Sass headlines lower-than-usual field of 21 mushers at Iditarod sign up day
ANCHORAGE, Alaska (KTUU) - A total of 21 mushers have signed up for the 51st running of the historic Iditarod Trail Sled Dog Race, including defending champion Brent Sass, who did so remotely, as the lone competitor to have previously won the 1,000-mile trek to Nome.
The first name on the musher list for 2023 is none other than Ryan Redington, grandson of Joe Redington Sr., “The Father of the Iditarod.”
“I want to win it,” the Knik musher said, after signing up for his 16th consecutive race. “First place gets a 90-pound bronze statue of my grandpa and that is my dream is to take home that trophy of him. It has always been my childhood dream of running in the race and to win and I think I got a really good dog team and I’m excited. There’s a lot of great teams in the race and I am excited about this year’s race.”
Other familiar challengers from the 50th running searching for their first Iditarod title include Richie Diehl, Jessie Holmes, Mille Porsild, Dan Kaduce, Riley Dyche, Travis Beals and the Berington twins, Anna and Kristy, to name a few.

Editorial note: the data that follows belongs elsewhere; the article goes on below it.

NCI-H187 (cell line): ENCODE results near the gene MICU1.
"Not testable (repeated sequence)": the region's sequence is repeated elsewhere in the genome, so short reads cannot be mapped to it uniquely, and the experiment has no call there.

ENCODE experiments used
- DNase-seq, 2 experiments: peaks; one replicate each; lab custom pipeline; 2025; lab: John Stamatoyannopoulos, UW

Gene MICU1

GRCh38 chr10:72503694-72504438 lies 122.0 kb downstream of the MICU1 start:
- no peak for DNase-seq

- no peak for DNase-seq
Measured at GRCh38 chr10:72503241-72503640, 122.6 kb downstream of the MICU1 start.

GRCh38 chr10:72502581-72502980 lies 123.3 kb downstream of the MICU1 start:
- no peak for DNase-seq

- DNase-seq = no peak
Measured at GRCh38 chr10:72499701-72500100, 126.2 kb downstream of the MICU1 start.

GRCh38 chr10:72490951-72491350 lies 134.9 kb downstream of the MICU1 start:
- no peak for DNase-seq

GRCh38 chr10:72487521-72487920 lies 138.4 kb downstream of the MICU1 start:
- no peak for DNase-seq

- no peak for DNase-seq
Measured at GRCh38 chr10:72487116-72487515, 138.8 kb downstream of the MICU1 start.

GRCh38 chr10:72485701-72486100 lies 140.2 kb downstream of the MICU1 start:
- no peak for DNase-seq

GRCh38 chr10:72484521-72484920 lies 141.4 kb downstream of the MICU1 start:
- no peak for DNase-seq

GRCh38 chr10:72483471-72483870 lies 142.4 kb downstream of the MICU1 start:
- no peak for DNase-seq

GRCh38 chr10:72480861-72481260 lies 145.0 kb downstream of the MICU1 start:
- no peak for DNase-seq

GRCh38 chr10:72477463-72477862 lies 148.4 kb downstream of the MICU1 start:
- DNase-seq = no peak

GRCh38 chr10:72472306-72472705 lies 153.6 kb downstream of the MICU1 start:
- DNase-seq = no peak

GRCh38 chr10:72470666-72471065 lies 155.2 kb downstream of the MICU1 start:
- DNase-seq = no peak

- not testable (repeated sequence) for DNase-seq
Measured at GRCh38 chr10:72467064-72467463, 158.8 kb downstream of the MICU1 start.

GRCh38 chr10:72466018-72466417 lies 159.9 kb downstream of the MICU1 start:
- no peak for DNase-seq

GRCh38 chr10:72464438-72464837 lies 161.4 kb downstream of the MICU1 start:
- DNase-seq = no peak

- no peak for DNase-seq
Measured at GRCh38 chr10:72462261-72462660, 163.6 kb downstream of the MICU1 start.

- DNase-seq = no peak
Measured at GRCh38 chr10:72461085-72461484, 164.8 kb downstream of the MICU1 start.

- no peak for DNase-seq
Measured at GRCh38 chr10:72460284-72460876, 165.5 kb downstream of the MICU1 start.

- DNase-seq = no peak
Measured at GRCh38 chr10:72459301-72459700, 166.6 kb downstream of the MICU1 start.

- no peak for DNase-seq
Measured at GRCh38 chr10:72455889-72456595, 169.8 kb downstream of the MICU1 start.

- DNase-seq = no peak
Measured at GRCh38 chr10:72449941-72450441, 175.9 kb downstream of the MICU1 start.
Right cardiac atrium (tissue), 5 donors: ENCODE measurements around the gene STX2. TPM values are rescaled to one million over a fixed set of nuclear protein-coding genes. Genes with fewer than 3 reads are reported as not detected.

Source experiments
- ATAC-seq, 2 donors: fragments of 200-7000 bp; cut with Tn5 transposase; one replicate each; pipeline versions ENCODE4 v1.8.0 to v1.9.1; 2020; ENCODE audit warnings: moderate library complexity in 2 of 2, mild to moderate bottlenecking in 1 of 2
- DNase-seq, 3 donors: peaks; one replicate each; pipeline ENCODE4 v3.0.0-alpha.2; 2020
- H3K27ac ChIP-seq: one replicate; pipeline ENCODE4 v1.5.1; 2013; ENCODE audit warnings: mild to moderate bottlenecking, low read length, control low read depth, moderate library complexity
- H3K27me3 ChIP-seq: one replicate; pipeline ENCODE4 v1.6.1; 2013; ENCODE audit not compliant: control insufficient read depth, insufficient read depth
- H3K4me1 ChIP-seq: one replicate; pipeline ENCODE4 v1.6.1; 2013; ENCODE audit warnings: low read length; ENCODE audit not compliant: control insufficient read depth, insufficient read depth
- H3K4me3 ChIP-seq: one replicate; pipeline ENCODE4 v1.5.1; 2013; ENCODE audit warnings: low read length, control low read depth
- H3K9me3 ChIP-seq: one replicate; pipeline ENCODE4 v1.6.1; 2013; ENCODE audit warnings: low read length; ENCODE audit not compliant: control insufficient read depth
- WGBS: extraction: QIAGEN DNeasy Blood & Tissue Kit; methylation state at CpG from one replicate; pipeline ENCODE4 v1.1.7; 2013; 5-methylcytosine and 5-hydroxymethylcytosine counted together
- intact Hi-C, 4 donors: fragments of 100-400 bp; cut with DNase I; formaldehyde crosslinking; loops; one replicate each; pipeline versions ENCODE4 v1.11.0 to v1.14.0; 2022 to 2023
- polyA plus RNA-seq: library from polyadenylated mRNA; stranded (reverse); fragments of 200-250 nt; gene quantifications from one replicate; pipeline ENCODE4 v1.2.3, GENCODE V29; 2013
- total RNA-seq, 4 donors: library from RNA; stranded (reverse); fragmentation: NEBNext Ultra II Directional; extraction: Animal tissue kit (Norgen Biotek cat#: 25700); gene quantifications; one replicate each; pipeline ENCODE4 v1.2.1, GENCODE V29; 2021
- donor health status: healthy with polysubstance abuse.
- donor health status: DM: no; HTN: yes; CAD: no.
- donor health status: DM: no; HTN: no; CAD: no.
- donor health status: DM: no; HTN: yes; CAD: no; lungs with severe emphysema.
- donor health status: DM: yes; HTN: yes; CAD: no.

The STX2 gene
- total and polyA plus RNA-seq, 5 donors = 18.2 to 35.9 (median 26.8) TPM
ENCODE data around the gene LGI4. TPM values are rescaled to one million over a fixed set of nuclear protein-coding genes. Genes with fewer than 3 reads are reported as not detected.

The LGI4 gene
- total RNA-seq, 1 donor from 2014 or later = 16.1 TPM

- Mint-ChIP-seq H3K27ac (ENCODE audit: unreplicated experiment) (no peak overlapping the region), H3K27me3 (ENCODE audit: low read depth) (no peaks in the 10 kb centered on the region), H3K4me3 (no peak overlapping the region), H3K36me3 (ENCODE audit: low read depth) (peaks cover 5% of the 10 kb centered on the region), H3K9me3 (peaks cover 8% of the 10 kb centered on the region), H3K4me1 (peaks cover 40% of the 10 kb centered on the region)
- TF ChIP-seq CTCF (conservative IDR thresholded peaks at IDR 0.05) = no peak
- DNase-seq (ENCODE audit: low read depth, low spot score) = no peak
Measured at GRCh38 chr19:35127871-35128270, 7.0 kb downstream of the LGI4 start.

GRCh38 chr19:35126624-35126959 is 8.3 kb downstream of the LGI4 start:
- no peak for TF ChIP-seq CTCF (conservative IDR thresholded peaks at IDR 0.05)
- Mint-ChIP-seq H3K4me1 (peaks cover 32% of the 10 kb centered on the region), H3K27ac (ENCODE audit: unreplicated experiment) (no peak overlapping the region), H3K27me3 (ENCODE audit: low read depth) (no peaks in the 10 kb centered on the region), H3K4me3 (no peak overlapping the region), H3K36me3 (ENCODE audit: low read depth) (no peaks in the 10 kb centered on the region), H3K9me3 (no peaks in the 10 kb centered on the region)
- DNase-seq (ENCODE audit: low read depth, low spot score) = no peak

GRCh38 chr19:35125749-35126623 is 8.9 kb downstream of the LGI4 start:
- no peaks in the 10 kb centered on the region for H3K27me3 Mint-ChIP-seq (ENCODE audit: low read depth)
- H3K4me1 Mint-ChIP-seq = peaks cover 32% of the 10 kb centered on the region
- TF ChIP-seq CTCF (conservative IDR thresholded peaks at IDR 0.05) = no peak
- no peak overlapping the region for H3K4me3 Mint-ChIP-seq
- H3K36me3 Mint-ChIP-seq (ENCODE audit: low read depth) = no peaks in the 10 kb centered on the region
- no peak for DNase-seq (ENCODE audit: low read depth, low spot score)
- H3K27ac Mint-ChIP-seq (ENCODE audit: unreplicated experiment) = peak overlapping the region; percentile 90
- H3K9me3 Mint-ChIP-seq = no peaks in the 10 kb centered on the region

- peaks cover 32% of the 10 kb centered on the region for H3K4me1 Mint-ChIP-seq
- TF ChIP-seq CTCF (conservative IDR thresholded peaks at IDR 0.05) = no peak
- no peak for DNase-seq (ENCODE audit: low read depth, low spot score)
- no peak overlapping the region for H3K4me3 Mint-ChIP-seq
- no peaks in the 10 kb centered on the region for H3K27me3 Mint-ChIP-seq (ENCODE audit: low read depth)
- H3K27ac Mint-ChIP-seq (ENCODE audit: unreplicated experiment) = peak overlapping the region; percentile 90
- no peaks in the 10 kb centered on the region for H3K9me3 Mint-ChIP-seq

Nic Petit, who has seen six top 10 finishes in his career, was pulled from Iditarod 50 just days before the race due to a positive COVID-19 test, as legendary musher Jeff King took over his team for the race. With that behind him, the Big Lake musher is looking ahead to 2023.
“The hardest part was everybody telling me how sorry they felt. ... When you keep hearing it and hearing, not necessarily constructive,” he said with a laugh. “But whatever, just did what I could with what I had. I stopped dwelling on it right when I saw it happened.”
“Take a happy dog team to Nome,” he said of his goals in 2023. “When we move fast, they are happy, so we will go fast and might finish first, might not, who cares.”
Matthew Failor, of Willow, signed up for his 12th Iditarod, having to do the rare, but certainly not unthinkable act in the Alaska wilderness of dispatching an aggressive moose on the trail near Galena.
”Nobody wants to shoot a moose, it’s the last thing you want to do, but my number one job is to protect my team and my animals, and this moose had assaulted Martin Buser and Martin Massicotte,” Failor recounted, ultimately placing 30th in 2022. “I didn’t know that. So by the time I got there, it was pretty angry already and I gave it a wide berth but it came right at us. It just broke into like a slow lope, right for us. And so point-blank rage, I had to put her down.